Agglutinating language

An agglutinative language is a type of synthetic language with morphology that primarily uses agglutination: words are formed by joining phonetically unchangeable affix morphemes to the stem. In agglutinative languages, each affix is a bound morpheme for one unit of meaning (such as "diminutive", "past tense", "plural", etc.), instead of morphological modifications with internal changes of the root of the word, or changes in stress or tone. In an agglutinative language, stems do not change, affixes do not fuse with other affixes, and affixes do not change form conditioned by other affixes.

The term was introduced by Wilhelm von Humboldt to classify languages from a morphological point of view.[1] It is derived from the Latin verb agglutinare, which means "to glue together".[2]

Non-agglutinative synthetic languages are fusional languages; morphologically, they combine affixes by "squeezing" them together, drastically changing them in the process, and joining several meanings in a single affix (for example, in the Spanish word comí "I ate", the suffix -í carries the meanings of indicative mood, active voice, past tense, first person singular subject and perfective aspect).

The term agglutinative is sometimes incorrectly used as a synonym for synthetic. Used in this way, the term embraces both fusional languages and inflected languages.

The agglutinative and fusional languages are two ends of a continuum, with various languages falling more toward one or the other end. For example, Japanese is generally agglutinative, but displays fusion in otōto ( younger brother), from oto+hito (originally oto+pito) and in its non-affixing verb conjugations. A synthetic language may use morphological agglutination combined with partial usage of fusional features, for example in its case system (e.g. German, Dutch, and Persian).

Agglutinative languages tend to have a high rate of affixes/morphemes per word, and to be very regular, in particular with very few irregular verbs. For example, Japanese has very few irregular verbs – only two are significantly irregular, and there are only about a dozen others with only minor irregularity; Ganda has only one (or two, depending on how "irregular" is defined); in Turkish and in the Quechua languages all the verbs are regular. Korean language has only ten irregular forms of conjugation. Georgian is an exception; it is highly agglutinative (with up to 8 morphemes per word), but it has a significant number of irregular verbs with varying degrees of irregularity.


Examples of agglutinative languages include:

Many languages spoken by Ancient Near East peoples were agglutinative:

Some well known constructed languages are agglutinative, such as Esperanto and Klingon.

Agglutination is a typological feature and does not imply a linguistic relation, but there are some families of agglutinative languages. For example, the Proto-Uralic language, the ancestor of Uralic languages, was agglutinative, and most descended languages inherit this feature. But since agglutination can arise in languages that previously had a non-agglutinative typology and it can be lost in languages that previously were agglutinative, agglutination as a typological trait cannot be used as evidence of genetic relationship to other agglutinative languages.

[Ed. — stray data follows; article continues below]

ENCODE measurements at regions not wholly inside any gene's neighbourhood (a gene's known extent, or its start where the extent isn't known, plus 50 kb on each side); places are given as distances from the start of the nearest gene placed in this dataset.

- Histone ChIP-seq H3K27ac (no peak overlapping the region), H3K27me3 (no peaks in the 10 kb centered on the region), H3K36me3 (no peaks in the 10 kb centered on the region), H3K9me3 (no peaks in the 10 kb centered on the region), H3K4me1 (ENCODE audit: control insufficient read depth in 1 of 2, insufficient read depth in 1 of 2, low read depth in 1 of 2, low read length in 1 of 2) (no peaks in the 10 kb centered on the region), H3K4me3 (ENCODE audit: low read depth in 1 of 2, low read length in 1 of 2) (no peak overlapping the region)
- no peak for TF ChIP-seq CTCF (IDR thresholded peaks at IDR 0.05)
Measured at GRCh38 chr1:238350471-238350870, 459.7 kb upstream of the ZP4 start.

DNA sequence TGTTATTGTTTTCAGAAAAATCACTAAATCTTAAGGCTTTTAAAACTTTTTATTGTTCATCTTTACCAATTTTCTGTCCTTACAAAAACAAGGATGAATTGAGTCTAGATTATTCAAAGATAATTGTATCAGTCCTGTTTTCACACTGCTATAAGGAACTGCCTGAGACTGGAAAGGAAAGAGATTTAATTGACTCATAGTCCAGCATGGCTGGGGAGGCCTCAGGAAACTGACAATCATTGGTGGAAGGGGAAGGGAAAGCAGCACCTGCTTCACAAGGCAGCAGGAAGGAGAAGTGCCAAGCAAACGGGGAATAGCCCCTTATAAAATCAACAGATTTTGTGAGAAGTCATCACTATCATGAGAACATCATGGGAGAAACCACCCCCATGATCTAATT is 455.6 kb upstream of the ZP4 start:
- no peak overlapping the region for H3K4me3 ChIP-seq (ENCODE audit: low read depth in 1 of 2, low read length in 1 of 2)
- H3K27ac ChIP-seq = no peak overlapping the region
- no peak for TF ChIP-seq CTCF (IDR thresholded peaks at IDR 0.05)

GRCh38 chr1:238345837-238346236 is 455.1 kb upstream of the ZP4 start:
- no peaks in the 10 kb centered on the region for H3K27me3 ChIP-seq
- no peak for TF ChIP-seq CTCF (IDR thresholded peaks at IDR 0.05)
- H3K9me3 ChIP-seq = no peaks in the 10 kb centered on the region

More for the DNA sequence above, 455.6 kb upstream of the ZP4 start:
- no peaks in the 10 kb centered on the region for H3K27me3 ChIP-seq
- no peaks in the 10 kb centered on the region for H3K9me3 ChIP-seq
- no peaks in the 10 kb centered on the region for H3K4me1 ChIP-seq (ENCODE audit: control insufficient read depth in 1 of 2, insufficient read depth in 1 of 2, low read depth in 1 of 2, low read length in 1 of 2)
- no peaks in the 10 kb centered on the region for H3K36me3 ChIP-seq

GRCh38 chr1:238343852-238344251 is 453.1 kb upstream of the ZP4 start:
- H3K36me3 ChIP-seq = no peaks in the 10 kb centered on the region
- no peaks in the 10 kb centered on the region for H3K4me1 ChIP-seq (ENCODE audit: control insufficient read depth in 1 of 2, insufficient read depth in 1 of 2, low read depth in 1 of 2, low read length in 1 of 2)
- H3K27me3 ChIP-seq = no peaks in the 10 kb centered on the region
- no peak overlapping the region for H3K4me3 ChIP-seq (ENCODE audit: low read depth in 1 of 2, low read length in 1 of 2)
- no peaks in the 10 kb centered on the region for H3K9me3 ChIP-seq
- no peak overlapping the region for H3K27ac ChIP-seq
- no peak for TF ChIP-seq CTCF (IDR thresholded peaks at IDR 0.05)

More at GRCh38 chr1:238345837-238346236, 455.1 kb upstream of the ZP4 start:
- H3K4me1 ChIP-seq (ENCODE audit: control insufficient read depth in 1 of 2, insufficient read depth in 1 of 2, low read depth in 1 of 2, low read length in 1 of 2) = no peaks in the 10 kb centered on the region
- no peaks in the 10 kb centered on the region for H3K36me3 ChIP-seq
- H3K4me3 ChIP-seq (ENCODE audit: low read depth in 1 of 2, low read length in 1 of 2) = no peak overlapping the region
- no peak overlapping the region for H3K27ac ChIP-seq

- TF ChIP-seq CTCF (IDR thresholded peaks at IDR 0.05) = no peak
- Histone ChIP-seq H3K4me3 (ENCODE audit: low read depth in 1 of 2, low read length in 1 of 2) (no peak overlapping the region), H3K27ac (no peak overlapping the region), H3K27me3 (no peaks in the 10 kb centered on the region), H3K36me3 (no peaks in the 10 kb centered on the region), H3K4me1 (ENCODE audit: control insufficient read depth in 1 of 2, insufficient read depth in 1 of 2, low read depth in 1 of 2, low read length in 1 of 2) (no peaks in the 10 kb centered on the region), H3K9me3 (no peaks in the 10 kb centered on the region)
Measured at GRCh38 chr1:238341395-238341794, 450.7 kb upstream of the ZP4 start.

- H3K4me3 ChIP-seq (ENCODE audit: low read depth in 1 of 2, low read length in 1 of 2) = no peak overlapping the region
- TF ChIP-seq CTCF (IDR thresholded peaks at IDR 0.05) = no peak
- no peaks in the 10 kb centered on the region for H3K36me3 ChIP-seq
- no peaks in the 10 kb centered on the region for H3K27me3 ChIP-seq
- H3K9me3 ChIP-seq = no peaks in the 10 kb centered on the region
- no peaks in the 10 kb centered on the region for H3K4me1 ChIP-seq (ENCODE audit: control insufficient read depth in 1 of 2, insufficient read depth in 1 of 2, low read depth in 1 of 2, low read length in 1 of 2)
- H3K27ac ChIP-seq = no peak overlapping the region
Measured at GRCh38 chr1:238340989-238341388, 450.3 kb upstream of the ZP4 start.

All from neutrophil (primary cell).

Many languages have developed agglutination. This developmental phenomenon is known as language drift. There seems to exist a preferred evolutionary direction from agglutinative synthetic languages to fusional synthetic languages, and then to non-synthetic languages, which in their turn evolve into isolating languages and from there again into agglutinative synthetic languages. However, this is just a trend, and in itself a combination of the trend observable in Grammaticalization theory and that of general linguistic attrition, especially word-final apocope and elision.



  1. ^ Stocking, George W. (1995). The Ethnographer's Magic and Other Essays in the History of Anthropology. University of Wisconsin Press. p. 84. ISBN . 
  2. ^ Harper, Douglas. "agglutination". Online Etymology Dictionary. 
  3. ^
  4. ^
  5. ^ Haspelmath, Martin (2001-01-01). Language Typology and Language Universals / Sprachtypologie und sprachliche Universalien / La typologie des langues et les universaux linguistiques. König, Ekkehard; Oesterreicher, Wulf; Raible, Wolfgang (1st ed.). Halbband. p. 673. ISBN . 
  6. ^
  7. ^

General references

  • Bodmer, Frederick. Ed. by Lancelot Hogben. The Loom of Language. New York, W.W. Norton and Co., 1944, renewed 1972, pages 53, 190ff. ISBN 0-393-30034-X
This article was sourced from Creative Commons Attribution-ShareAlike License; additional terms may apply. World Heritage Encyclopedia content is assembled from numerous content providers, Open Access Publishing, and in compliance with The Fair Access to Science and Technology Research Act (FASTR), Wikimedia Foundation, Inc., Public Library of Science, The Encyclopedia of Life, Open Book Publishers (OBP), PubMed, U.S. National Library of Medicine, National Center for Biotechnology Information, U.S. National Library of Medicine, National Institutes of Health (NIH), U.S. Department of Health & Human Services, and, which sources content from all federal, state, local, tribal, and territorial government publication portals (.gov, .mil, .edu). Funding for and content contributors is made possible from the U.S. Congress, E-Government Act of 2002.
Crowd sourced content that is contributed to World Heritage Encyclopedia is peer reviewed and edited by our editorial staff to ensure quality scholarly research articles.
By using this site, you agree to the Terms of Use and Privacy Policy. World Heritage Encyclopedia™ is a registered trademark of the World Public Library Association, a non-profit organization.